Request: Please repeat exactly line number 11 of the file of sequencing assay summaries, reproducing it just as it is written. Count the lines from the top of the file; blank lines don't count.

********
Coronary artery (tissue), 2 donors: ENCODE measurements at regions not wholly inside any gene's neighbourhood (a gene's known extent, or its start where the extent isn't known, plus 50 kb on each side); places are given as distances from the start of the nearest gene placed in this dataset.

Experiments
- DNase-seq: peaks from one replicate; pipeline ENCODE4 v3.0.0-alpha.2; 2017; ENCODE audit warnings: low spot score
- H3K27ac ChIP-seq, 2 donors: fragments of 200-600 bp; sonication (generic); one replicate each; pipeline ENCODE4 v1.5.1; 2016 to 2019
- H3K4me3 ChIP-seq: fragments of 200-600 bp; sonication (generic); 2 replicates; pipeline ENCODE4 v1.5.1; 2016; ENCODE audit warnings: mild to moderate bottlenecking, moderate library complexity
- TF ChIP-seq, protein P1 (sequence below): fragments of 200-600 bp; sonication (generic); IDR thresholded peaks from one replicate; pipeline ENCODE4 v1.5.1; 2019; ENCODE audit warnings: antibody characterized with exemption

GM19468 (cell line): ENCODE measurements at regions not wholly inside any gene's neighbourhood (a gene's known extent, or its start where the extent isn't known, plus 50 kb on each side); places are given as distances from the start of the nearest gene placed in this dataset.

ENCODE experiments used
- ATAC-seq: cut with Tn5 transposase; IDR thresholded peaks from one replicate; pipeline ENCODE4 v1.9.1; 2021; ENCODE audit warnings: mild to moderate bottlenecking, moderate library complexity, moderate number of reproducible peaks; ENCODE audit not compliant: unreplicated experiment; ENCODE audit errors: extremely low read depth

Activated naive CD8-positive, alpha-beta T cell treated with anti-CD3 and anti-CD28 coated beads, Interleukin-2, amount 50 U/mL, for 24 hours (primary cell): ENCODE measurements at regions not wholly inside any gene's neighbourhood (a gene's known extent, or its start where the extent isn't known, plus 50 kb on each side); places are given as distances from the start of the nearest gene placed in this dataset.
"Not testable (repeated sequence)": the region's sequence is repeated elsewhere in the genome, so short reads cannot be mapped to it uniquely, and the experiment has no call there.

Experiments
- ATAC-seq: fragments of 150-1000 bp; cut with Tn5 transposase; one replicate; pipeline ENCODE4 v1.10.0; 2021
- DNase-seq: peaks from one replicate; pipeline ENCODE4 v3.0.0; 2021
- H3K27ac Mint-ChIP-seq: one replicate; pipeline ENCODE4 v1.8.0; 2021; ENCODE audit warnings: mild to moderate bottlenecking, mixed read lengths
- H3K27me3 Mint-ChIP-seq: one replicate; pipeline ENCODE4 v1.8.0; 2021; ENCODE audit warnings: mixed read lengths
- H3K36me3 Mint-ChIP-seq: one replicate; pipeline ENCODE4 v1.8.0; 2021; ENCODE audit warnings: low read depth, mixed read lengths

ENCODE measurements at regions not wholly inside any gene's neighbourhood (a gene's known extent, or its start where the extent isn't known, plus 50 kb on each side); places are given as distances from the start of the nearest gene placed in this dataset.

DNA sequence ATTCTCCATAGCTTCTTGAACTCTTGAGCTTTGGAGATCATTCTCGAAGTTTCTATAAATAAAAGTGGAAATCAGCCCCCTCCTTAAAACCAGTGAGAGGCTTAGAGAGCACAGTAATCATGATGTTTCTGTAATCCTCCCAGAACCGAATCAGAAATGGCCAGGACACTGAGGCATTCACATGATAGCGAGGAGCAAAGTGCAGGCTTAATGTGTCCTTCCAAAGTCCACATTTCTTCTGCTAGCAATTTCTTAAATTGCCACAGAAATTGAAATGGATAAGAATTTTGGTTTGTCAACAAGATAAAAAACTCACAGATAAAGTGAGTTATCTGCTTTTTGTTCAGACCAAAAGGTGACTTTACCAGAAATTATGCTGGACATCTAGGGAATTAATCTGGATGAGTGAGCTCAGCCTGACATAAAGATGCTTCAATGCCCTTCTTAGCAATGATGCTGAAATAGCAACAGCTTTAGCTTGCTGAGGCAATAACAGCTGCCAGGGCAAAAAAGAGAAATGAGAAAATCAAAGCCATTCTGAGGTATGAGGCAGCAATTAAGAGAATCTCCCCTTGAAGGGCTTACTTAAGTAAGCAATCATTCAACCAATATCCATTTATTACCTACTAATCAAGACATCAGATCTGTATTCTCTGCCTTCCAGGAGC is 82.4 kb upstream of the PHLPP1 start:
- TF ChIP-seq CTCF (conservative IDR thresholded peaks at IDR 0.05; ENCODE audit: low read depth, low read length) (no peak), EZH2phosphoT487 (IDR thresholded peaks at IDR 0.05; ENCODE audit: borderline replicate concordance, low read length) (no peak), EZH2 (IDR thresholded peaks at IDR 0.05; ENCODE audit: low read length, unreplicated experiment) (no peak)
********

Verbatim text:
"Not testable (repeated sequence)": the region's sequence is repeated elsewhere in the genome, so short reads cannot be mapped to it uniquely, and the experiment has no call there.